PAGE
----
When I Realized Just How Far I Truly Had To Go

In Work On Your Game [The Book]
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The first basketball team I ever made was my neighborhood 14-and-under club at Finley Playground. Our coach was a guy named Steve.

I don’t know why, but every game we had that season, Steve would inform us at the last possible minute.

We’d have a practice scheduled for 6:30 PM at Finley, for example, and Steve would walk into the gym and blow the whistle. We’d line up along the baseline for practice and Steve would let us know that there would be no practice — because we had a game that evening.

We’re all 14-year-old kids, and Steve had no assistant coaches. So we needed cars to get to the games (always on the road; we had no home games). I called my father once or twice and he came through to drive us to games, but he wasn’t always available.

One night we had (another) unannounced game, and one of the other neighborhood coaches who had been at the gym offered to drive some of us to the game. I was one of five players who piled into this other coach’s car.

Marv was the coach’s name, and he listened as us players talked amongst ourselves on the ride. As we debated who was better than whom amongst players in our league and age group, Marv spoke up with a definitive statement to shut down the conversation.

“Ain’t none of them better than Phil. He only 14 — and the best around here.”

No way.

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Phil was a guy I knew of from seeing him play in the playground pickup games every summer. Like almost everyone else in the neighborhood, the only place I ever saw him was at the basketball courts.

Phil always played pickup games on “A” court against the grown men, while at age 14 I was still trying to establish myself on “B” court. At 14, Phil was 6’2” and stocky with a full beard. I never saw Phil hanging with or talking to any of the kids our age; he was always around the older guys.

With all this that I’d observed, I pegged Phil to about around 18 or 19 years old.

So when I heard Marv’s statement, I couldn’t believe it. There was no way this dude could be fucking 14.

Phil wasn’t very athletic, but he was stocky. He didn’t run fast or jump high. He wasn’t a creative ball handler. Phil’s money skill was shooting, and he was the best shooter I’d ever seen to that point.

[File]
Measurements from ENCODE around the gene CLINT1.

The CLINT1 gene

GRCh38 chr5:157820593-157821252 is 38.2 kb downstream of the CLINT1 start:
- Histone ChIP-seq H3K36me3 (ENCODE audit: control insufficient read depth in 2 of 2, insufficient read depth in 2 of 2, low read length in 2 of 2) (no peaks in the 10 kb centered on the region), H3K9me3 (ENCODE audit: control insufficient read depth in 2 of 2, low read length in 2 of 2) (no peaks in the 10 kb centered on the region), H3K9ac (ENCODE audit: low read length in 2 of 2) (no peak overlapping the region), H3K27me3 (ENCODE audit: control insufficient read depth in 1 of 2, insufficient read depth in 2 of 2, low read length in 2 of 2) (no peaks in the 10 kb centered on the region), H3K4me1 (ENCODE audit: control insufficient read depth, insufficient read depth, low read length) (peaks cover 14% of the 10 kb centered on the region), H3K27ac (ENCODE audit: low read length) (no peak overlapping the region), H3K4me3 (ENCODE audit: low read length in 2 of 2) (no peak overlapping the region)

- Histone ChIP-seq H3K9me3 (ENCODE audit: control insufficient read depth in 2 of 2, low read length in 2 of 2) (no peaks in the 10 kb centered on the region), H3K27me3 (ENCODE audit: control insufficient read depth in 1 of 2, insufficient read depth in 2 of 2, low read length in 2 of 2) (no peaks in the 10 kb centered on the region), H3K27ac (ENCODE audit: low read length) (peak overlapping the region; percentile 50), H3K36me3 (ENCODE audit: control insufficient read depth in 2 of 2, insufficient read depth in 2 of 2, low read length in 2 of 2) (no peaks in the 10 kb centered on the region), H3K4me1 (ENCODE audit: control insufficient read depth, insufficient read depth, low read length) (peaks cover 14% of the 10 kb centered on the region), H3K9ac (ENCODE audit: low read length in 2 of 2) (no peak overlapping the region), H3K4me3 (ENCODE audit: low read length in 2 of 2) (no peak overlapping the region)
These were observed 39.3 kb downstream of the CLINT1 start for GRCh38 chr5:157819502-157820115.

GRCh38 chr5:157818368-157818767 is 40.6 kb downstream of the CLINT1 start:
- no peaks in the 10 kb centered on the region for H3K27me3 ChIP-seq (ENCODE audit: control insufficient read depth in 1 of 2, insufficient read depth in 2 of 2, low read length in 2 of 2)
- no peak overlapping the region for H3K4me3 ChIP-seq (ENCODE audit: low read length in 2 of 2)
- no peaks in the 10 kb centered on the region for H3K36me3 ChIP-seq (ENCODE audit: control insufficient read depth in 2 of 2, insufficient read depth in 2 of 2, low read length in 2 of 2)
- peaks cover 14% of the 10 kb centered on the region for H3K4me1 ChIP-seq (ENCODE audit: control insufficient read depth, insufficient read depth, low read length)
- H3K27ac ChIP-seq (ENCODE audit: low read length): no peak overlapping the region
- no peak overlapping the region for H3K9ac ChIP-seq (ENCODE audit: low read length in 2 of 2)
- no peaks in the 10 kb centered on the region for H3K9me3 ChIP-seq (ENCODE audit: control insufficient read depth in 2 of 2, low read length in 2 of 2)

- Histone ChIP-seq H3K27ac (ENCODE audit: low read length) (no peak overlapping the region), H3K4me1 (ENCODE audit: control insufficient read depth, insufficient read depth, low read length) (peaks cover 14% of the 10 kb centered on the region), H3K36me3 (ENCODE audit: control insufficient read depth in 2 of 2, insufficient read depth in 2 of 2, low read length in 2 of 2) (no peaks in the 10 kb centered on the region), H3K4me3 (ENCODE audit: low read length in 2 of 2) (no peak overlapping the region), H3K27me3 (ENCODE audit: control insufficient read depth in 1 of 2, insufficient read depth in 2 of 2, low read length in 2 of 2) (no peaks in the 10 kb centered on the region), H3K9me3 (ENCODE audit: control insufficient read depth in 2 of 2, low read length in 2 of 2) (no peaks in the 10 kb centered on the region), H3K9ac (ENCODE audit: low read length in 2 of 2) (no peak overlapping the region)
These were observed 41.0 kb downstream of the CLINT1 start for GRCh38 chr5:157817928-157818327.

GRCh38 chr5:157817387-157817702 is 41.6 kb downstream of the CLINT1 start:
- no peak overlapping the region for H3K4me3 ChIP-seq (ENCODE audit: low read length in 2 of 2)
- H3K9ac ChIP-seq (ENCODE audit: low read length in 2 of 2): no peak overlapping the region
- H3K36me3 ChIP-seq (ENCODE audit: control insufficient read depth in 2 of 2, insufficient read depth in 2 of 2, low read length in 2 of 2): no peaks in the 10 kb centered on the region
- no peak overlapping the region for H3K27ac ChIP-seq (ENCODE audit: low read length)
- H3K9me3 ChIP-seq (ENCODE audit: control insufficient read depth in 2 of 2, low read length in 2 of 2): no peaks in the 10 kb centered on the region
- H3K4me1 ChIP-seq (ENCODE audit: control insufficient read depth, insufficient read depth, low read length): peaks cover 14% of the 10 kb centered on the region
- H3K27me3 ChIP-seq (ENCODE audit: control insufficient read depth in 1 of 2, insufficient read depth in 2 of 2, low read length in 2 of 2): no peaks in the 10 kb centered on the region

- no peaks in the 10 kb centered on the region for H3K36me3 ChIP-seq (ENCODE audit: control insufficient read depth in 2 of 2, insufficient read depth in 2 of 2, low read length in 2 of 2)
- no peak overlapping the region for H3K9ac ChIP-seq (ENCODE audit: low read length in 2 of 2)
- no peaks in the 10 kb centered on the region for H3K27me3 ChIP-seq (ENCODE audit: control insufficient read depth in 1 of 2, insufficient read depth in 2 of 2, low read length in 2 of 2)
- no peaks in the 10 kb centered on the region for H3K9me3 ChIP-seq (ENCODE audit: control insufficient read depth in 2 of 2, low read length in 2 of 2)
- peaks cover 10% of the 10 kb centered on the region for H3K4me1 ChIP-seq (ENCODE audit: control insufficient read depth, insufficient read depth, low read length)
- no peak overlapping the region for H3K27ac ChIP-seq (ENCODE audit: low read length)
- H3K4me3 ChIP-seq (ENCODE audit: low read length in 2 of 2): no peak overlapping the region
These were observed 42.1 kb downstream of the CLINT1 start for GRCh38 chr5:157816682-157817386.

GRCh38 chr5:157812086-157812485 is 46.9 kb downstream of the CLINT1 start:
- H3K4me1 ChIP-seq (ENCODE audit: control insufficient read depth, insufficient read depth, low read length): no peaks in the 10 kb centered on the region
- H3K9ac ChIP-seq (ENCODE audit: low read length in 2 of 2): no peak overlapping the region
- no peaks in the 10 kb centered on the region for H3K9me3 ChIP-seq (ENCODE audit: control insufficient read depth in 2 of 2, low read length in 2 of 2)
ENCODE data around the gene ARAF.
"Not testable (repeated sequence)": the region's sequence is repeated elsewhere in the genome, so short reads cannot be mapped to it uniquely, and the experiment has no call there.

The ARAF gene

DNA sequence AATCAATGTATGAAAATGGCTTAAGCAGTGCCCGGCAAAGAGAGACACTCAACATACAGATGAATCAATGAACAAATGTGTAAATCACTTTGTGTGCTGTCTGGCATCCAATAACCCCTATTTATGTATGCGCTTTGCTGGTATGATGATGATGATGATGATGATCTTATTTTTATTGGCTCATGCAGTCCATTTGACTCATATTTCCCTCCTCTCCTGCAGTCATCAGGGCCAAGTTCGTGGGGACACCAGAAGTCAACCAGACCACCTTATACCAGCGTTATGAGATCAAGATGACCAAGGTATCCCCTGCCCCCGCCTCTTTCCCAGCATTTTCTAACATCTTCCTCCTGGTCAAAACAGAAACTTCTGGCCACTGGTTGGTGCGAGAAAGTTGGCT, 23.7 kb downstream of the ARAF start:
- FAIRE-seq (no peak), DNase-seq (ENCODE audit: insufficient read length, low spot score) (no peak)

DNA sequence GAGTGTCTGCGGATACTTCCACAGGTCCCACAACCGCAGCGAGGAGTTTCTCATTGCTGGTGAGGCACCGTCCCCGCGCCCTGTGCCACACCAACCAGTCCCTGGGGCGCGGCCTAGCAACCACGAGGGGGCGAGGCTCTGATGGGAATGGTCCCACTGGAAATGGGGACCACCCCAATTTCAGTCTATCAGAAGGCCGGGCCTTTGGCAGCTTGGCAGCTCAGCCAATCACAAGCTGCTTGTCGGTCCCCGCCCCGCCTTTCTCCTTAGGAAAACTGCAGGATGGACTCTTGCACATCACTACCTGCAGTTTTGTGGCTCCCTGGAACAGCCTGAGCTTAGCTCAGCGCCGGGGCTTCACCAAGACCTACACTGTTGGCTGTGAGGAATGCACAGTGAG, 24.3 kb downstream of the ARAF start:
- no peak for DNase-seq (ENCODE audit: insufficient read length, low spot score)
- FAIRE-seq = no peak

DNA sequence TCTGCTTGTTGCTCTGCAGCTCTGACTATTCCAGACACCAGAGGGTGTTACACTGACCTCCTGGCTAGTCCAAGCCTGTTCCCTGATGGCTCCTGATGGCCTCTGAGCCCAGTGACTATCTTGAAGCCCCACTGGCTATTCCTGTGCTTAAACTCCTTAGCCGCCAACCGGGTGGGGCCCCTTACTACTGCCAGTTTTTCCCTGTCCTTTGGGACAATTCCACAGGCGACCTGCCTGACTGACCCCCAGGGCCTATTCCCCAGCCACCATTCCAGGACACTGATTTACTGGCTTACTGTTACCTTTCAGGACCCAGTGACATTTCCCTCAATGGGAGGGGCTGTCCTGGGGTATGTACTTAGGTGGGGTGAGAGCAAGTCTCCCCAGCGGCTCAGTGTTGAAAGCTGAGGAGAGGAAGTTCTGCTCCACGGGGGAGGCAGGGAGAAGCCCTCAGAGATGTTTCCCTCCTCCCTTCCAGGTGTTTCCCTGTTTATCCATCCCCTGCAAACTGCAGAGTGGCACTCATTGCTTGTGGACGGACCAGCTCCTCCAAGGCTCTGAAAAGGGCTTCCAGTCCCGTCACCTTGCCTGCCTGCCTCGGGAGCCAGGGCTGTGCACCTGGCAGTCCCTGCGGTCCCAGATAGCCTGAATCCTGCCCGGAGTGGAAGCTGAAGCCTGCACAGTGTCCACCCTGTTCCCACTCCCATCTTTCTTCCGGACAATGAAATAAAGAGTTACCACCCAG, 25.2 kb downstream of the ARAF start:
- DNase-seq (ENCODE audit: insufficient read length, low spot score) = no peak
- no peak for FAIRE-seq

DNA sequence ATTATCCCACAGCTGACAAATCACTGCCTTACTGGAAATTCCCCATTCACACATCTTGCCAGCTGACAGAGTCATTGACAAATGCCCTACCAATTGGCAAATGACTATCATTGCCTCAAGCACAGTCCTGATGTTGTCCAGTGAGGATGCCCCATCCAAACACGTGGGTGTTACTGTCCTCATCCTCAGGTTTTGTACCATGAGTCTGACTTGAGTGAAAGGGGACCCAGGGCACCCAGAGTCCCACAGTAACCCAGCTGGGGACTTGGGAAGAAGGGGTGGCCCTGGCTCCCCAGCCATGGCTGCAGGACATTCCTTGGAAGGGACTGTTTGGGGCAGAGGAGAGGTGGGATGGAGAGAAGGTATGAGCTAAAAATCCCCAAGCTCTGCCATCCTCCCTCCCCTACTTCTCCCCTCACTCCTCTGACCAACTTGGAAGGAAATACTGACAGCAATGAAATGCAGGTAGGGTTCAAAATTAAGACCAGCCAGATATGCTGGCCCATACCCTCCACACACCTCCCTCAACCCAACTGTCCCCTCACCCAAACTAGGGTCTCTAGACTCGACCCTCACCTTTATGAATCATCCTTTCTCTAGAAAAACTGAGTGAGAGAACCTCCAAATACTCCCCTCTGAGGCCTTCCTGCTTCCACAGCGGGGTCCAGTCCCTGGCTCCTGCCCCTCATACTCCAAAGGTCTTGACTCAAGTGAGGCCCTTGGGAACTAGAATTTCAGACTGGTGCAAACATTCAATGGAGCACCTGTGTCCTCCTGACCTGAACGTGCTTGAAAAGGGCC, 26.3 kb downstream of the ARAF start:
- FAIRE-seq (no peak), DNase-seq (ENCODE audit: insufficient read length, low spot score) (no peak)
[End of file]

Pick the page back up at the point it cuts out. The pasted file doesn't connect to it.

Mostly off the catch of off of one dribble, Phil’s shot was damn automatic. Though shooting was pretty much the only thing he did above-average, he did it so well that it made him a very valuable player to any team he was on. He was starting on his high school varsity as a freshman, and on the roster of the Sonny Hill League teams I would blindly walk on to the summer after my senior year.

The main reason that I couldn’t process that Phil was the same age as me was that this knowledge reset the barometer for how far I still had to go.

I was playing on my first organized team at age 14, after trying out and getting cut from my own high school’s varsity on the first day of tryouts freshman year. Coincidentally, I too had only one useful skill at the time, and it was shooting, like Phil — but while my shot was a solid bet if left open, his shot was automatic.

My ability to make open outside shots made me valuable in my organized games and on the playground, and as I continued to practice, I could see myself eventually catching up to and surpassing most of my basketball-playing peers. They were all still better than me overall, but I was playing with and against these kids every day — and the familiarity and proximity made me believe I wasn’t far from them.

The thing about Phil was, he never played with us. He wasn’t on our 14-and-under team because he had games at his high school, the varsity team he was starting on as a freshman. He never played pickup games on “B” court. Phil wasn’t merely better than me — though it was the same sport, he was playing a completely different game than I was.

Riding in that car to our 14-and-under game that night, I realized that I was small-time.

There were players out there who were my age and existing ten levels above me. There had to be at least another 100 14-year-old Phils scattered across America.

I needed to catch up, and fast.

Phil came to know me and asked me an interesting question a couple of years later — read about it in Work On Your Game: Using The Pro Athlete Mindset To Dominate In Sports, Business and Life, coming February 22. Check out the preorder bonuses here.

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